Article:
The Sussex spaniel tends to be less playful and demonstrative than other spaniels, with a lower energy level. This makes her better suited for city life, but she still appreciates the chance to take to the wilds and hunt up birds. She tends to bark when hunting, which has made her less popular with hunters than other breeds; some also bark or howl when not hunting. At home she is calm, steady and easygoing. Her somber expression is misleading because she is quite cheerful.
Sussex Spaniel Dog Care
The Sussex needs daily exercise, but her needs can be met with a good walk on lead or a short romp in the yard. Given the chance, she will appreciate a longer foray into the field. She generally does best as a house dog that also has access to a yard. The coat needs brushing and combing two to three times a week, plus scissoring every few months.
Sussex Spaniel Dog Health
Major concerns: none
Minor concerns: intervertebral disc syndrome, otitis exerna, heart murmur and enlarged heart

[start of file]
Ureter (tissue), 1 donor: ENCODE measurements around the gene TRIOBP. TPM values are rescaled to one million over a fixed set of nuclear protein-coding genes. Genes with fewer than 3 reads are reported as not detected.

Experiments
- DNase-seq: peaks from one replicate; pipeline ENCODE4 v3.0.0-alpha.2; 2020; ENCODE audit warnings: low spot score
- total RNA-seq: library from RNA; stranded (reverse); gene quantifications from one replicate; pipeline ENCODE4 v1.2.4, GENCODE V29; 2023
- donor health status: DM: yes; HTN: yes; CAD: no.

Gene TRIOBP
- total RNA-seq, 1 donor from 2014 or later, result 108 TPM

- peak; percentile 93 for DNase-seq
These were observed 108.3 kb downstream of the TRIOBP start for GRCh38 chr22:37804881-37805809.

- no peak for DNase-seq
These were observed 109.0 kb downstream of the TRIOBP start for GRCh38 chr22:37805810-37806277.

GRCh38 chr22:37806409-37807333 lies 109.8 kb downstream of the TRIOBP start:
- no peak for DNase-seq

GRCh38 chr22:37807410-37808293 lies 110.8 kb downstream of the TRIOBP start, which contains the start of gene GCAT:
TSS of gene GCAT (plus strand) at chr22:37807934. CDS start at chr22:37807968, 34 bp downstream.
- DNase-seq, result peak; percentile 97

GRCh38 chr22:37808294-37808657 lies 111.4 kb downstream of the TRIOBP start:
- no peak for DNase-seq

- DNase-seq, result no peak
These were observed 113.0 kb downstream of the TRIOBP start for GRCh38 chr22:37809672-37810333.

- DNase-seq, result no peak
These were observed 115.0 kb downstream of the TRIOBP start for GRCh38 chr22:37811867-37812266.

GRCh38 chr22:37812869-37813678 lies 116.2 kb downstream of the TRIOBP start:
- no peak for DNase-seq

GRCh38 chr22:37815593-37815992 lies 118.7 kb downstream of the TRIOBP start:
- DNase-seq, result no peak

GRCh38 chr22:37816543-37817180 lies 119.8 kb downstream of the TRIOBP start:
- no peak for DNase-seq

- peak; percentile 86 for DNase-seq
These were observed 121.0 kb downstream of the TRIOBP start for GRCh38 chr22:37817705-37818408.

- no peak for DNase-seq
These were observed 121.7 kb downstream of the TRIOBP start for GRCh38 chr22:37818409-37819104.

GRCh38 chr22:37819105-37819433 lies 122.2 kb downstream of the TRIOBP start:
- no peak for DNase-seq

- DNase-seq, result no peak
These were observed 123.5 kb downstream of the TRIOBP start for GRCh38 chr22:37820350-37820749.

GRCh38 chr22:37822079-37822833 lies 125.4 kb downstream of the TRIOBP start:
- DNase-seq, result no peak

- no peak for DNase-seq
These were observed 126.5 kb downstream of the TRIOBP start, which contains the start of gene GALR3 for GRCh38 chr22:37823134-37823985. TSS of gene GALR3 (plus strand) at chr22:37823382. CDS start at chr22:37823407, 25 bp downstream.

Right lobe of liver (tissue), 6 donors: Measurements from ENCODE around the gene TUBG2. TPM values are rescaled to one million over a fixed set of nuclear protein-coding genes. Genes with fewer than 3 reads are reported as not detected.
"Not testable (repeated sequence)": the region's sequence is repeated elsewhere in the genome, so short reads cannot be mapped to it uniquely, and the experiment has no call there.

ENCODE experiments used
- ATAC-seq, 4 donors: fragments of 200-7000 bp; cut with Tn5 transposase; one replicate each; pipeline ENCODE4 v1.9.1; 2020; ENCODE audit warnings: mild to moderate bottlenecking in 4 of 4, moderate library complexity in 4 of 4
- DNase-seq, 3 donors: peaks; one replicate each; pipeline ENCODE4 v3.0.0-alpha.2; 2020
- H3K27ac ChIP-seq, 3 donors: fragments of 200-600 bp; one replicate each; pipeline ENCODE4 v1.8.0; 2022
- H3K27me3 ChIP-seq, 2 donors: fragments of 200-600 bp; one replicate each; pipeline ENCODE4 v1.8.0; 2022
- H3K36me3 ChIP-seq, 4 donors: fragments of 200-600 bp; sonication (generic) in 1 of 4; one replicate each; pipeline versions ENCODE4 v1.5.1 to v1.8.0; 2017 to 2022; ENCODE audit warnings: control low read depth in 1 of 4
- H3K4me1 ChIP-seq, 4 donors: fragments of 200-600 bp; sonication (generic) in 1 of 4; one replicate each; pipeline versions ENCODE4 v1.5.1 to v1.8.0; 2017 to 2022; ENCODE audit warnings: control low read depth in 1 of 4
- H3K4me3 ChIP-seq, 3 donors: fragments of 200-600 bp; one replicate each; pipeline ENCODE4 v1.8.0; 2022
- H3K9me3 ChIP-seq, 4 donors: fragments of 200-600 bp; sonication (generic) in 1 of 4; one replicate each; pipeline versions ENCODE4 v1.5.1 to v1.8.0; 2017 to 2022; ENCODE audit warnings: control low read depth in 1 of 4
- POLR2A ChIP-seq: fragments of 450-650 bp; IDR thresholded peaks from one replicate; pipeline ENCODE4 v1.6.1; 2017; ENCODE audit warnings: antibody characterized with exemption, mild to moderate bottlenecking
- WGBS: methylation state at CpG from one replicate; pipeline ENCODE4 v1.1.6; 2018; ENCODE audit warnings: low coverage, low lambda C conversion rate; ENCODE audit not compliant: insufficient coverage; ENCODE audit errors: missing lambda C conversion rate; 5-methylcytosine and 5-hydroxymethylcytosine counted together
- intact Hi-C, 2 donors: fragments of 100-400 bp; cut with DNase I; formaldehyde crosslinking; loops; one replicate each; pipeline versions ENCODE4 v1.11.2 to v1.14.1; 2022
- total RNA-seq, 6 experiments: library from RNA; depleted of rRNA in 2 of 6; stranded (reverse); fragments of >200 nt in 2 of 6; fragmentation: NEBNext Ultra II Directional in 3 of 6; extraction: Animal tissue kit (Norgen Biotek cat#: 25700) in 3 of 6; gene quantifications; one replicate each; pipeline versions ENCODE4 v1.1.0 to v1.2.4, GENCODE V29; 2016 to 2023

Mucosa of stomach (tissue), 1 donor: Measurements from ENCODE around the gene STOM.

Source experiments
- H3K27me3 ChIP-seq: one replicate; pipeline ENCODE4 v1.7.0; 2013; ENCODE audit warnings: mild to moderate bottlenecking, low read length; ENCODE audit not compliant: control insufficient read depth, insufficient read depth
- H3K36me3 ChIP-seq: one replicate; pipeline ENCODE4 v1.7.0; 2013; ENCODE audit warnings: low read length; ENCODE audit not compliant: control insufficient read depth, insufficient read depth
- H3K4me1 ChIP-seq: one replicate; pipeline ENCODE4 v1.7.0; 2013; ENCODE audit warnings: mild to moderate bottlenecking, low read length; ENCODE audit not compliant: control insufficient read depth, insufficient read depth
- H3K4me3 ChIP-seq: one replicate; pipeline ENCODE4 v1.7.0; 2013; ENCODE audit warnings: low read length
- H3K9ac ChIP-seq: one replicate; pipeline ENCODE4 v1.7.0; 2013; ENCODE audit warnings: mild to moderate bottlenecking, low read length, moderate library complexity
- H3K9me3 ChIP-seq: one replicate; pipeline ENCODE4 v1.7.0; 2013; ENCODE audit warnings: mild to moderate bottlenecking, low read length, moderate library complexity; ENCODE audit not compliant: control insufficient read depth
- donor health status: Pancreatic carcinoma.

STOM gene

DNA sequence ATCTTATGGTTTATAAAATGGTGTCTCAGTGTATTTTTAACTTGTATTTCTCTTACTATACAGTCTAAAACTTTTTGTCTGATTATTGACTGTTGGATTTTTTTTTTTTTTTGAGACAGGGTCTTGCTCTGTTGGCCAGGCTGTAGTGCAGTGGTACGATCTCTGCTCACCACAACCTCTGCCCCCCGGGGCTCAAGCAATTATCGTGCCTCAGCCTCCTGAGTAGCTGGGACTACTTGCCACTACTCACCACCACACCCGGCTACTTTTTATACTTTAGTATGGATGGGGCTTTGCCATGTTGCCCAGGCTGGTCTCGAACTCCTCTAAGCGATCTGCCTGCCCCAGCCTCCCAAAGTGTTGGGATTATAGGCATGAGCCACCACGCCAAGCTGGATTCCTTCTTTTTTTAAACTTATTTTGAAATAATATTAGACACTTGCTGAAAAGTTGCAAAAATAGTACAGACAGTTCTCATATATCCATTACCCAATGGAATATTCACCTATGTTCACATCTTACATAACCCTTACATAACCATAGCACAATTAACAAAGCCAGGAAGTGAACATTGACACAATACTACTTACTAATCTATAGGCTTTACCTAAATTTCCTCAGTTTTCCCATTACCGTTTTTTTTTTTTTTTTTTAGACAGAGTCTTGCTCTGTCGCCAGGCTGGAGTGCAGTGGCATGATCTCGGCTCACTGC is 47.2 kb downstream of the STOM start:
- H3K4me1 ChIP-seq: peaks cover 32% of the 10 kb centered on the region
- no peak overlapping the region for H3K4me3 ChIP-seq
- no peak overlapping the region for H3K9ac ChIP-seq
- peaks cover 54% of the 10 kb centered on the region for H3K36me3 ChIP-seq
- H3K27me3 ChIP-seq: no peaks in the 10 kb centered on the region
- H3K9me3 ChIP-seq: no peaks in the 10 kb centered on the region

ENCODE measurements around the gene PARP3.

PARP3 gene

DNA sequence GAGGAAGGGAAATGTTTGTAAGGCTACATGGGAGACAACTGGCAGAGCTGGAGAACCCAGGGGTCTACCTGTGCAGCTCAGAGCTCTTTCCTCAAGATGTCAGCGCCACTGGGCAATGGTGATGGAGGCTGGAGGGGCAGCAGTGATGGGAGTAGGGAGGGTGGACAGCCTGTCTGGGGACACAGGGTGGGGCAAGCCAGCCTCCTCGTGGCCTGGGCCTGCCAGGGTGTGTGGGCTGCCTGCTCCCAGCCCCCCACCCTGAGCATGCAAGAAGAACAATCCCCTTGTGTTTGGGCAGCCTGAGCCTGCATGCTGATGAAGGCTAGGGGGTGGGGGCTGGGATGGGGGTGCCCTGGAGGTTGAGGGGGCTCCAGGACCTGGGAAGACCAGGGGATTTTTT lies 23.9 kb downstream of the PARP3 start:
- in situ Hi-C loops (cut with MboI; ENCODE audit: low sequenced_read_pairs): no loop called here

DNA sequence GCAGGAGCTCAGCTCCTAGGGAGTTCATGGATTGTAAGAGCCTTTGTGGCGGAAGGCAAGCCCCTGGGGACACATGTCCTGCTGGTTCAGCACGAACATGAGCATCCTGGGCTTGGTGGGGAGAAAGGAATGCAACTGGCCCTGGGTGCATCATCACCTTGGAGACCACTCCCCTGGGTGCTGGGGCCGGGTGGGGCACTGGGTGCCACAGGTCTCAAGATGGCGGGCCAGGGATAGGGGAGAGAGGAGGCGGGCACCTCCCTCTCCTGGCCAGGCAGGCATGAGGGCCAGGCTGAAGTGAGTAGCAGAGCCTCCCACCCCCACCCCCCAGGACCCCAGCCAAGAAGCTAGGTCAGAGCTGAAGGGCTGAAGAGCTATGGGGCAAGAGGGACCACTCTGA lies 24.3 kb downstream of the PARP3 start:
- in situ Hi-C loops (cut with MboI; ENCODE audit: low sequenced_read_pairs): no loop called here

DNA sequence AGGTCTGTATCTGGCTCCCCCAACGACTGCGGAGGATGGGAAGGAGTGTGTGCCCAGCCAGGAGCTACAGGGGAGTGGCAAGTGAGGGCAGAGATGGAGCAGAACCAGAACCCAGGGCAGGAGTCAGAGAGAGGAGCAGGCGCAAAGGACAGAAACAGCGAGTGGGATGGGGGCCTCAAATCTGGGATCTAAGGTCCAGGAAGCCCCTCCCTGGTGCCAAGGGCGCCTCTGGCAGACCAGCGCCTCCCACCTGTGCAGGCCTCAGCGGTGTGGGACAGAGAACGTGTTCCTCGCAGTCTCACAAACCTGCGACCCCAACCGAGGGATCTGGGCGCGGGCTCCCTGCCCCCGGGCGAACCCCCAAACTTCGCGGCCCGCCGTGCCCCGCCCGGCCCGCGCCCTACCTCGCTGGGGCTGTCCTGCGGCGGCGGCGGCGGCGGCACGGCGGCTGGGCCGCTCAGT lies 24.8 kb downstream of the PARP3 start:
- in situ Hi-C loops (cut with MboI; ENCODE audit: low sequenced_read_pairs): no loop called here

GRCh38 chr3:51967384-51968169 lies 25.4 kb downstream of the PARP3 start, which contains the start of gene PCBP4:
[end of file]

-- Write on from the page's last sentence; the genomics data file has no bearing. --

Occasionally seen: none
Suggested tests: cardiac
Life span: 12-14 years
Interested in the history of the Sussex Spaniel dog breed?
The "spaniels of Sussex" are mentioned in a sporting publication of 1820 as good working dogs. The name was adopted from Sussex, England, the home of the first important kennel (established in 1795) of these small land spaniels. The breed soon became popular among the estates around Sussex County. They were adept as upland shooting dogs, slow working but with a good nose and apt to give tongue when on scent. This latter trait hurt the breed at field trials in the early 1900s, when quiet hunters were preferred. In addition, American hunters usually preferred a faster hunter. Although one of the first 10 AKC-recognized breeds and among the earliest breeds to compete at dog shows, the Sussex has never been a particularly popular or competitive show dog. Perhaps because of these reasons, the Sussex spaniel has been perilously close to extinction throughout most of the 20th century. At times the breed has had so few individuals that inbreeding had to be practiced to a greater extent than otherwise desirable. In 1954, a successful cross was made with the clumber spaniel in an effort to expand the gene pool. The Sussex gene pool remains limited because the breed is still among the rarest of AKC breeds.